Flowchart for TurboFold II. The input is a set of homologous RNA sequences. In step 1, the pairwise posterior co-incidence probabilities (rectangular matrices) are calculated by pairwise HMM alignment. In step 2, base pairing probabilities (lower triangular matrices) are calculated using a partition function. In step 3, a match score is calculated for each sequence using the base pairing probabilities. In step 4, the coincidence probabilities are re-estimated using the match scores. In step 5, the base pairing probabilities and coincidence probabilities are used to calculate extrinsic information for each sequence, and, in step 6, the base pairing probabilities are re-estimated using the extrinsic information. Steps 3, 4, 5 and 6 form a loop that is used for multiple iterations. At step 7, a probabilistic consistency transformation is used to estimate a multiple sequence alignment. And at step 8, structures are estimated for each sequence.
Figure 2.
Figure 2.
Sensitivity and PPV of alignment (left) and structure (right) predictions. Sensitivity and PPV of alignment predictions obtained by running the methods with 5, 10 or 20 input sequences on the small subunit rRNA, RNase P RNA, SRP RNA and telomerase RNA test datasets. The star (*) above the bar for a method indicates that the difference in sensitivity (or PPV) between the method and TurboFold II is statistically significant, as determined by a paired t-test. Numerical sensitivity and PPV values corresponding to the plots in the figures are provided in the Supplementary Materials in Tables S1 and S2 for alignment and structure prediction, respectively.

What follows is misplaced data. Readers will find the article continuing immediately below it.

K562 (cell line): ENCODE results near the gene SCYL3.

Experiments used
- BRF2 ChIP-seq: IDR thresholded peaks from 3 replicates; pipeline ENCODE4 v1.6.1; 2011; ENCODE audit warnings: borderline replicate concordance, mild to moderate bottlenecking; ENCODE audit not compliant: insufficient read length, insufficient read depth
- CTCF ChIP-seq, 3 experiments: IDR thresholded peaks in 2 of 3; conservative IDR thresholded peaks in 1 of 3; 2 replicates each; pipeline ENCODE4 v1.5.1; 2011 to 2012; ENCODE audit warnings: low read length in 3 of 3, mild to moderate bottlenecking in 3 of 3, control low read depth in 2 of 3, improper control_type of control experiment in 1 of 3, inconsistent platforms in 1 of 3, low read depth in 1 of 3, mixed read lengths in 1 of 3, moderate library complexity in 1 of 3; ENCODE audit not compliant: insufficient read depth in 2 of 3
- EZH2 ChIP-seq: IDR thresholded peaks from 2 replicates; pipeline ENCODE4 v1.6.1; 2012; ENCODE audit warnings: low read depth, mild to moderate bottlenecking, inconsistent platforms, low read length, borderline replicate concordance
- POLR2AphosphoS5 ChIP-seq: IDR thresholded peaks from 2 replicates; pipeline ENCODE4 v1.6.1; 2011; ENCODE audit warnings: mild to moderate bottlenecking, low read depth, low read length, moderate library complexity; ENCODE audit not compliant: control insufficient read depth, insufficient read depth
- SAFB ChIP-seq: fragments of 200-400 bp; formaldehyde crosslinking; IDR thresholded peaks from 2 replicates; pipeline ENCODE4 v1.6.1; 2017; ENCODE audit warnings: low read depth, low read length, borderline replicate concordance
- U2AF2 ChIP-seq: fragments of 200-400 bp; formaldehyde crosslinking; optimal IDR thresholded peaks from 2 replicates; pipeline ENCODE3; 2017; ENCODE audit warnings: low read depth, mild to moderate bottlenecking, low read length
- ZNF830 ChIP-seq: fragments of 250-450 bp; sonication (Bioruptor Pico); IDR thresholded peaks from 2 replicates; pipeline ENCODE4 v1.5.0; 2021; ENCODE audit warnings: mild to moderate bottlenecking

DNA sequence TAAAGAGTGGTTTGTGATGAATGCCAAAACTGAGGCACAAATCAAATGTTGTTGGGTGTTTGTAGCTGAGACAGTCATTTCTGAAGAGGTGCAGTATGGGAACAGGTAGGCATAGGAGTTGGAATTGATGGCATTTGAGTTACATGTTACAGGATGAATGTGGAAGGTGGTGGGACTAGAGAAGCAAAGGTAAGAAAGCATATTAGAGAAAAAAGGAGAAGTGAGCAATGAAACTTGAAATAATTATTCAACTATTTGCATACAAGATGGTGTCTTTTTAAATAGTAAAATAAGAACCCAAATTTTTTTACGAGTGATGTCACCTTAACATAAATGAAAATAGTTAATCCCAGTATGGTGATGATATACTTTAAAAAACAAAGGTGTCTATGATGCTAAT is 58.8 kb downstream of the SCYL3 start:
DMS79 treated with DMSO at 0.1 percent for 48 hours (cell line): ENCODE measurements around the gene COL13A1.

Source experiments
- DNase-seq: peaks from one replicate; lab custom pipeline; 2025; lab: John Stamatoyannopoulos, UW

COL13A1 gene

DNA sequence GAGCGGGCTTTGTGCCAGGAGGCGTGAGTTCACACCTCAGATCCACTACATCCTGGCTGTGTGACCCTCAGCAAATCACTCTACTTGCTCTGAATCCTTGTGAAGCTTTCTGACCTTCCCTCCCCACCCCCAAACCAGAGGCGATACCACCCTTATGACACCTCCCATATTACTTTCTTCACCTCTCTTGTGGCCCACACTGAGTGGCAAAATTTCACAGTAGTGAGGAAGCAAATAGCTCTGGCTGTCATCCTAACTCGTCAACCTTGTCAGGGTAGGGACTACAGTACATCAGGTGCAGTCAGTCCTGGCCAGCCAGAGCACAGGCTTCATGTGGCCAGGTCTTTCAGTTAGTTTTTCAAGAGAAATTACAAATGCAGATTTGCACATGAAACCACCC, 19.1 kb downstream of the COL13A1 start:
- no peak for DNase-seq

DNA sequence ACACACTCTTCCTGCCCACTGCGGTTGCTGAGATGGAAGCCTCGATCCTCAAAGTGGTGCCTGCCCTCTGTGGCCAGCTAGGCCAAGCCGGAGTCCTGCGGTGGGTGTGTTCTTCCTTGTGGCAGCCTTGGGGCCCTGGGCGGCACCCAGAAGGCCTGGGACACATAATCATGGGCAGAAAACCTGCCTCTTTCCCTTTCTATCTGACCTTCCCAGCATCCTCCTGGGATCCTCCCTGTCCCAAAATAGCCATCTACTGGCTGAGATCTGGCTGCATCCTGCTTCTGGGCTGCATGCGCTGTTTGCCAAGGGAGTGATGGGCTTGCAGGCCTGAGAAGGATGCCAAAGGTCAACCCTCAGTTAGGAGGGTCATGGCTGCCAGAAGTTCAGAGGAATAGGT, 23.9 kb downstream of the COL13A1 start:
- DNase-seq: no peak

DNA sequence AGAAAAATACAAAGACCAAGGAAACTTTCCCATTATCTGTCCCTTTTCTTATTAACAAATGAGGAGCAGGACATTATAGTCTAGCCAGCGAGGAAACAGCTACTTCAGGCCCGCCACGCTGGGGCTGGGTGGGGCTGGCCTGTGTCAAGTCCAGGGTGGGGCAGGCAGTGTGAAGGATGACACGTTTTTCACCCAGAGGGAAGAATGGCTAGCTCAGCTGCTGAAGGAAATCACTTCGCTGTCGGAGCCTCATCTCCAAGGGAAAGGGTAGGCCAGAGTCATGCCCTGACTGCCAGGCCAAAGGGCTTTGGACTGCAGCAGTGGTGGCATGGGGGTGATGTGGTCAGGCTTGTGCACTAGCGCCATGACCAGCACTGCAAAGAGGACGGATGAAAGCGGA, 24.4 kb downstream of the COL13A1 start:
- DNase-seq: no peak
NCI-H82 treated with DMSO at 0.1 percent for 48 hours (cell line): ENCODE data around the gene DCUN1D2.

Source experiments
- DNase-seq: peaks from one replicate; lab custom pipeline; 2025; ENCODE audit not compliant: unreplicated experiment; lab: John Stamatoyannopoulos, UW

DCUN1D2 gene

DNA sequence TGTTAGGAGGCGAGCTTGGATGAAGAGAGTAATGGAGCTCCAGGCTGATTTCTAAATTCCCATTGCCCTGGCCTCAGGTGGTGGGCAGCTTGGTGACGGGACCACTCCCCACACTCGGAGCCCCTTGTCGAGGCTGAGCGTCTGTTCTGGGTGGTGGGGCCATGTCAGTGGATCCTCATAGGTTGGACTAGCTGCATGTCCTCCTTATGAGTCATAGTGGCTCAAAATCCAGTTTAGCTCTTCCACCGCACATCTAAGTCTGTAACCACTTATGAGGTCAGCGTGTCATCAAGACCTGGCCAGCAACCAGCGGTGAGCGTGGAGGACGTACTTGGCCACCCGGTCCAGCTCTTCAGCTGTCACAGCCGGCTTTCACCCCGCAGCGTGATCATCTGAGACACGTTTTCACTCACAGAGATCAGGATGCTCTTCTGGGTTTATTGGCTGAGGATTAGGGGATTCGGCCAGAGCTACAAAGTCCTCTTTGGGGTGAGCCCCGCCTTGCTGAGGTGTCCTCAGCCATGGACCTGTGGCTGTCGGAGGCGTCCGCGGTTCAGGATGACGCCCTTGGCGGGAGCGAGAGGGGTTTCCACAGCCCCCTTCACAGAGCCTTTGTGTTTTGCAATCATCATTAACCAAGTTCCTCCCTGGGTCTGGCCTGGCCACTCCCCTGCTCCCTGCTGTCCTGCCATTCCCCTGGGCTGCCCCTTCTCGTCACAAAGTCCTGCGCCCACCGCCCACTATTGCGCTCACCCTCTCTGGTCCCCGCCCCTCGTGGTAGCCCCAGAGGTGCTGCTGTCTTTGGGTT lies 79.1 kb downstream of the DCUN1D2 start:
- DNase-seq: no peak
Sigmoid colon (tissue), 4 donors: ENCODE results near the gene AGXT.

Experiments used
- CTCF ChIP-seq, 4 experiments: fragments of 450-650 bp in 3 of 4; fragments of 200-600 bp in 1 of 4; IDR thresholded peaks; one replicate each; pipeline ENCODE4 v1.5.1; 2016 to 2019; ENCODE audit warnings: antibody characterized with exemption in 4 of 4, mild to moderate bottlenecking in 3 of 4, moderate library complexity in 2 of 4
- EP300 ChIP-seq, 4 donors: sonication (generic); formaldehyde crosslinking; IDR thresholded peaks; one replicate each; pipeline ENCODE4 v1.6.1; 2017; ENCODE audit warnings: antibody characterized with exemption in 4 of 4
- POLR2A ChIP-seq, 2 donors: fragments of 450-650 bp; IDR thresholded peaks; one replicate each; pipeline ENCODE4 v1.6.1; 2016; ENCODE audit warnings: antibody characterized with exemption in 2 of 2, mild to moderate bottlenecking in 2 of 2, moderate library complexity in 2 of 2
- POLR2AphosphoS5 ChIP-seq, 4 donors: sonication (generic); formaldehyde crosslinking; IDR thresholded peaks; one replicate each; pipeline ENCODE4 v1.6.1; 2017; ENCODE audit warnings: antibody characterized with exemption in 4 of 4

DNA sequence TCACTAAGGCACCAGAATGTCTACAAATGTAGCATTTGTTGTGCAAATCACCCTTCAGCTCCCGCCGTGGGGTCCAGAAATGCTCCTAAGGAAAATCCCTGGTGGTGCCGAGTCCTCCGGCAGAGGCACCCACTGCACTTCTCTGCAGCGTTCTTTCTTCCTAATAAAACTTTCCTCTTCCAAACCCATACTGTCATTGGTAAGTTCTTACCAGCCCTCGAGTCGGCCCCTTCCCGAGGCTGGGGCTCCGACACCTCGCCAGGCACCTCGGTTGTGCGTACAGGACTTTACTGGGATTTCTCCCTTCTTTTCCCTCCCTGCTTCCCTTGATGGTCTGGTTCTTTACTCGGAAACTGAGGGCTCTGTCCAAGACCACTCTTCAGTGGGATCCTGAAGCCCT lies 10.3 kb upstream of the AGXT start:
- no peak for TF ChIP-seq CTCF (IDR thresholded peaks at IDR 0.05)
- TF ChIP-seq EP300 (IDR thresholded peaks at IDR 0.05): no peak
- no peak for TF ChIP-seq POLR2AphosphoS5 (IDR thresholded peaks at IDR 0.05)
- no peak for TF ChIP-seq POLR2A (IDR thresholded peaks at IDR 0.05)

Figure 3.
Figure 3.
Predicted structures and alignments for Nocardioides albus, Propioniferax innocua and Salt Marsh A26. Structures for Nocardioides albus (A), Propioniferax innocua (B) and Salt Marsh A26 (C) as predicted by TurboFold II. (D) Database alignments for Nocardioides albus, Propioniferax innocua and Salt Marsh A26. Alignments as predicted by TurboFold II (E), ProbCons (F), ClustalW (G), Clustal Omega (H), LocARNA (I), MXSCARNA (J), MAFFT (K) and R-Coffee (L). The alignment accuracy is indicated as sensitivity and PPV for each method. The colored nucleotides correspond to helices in database structures.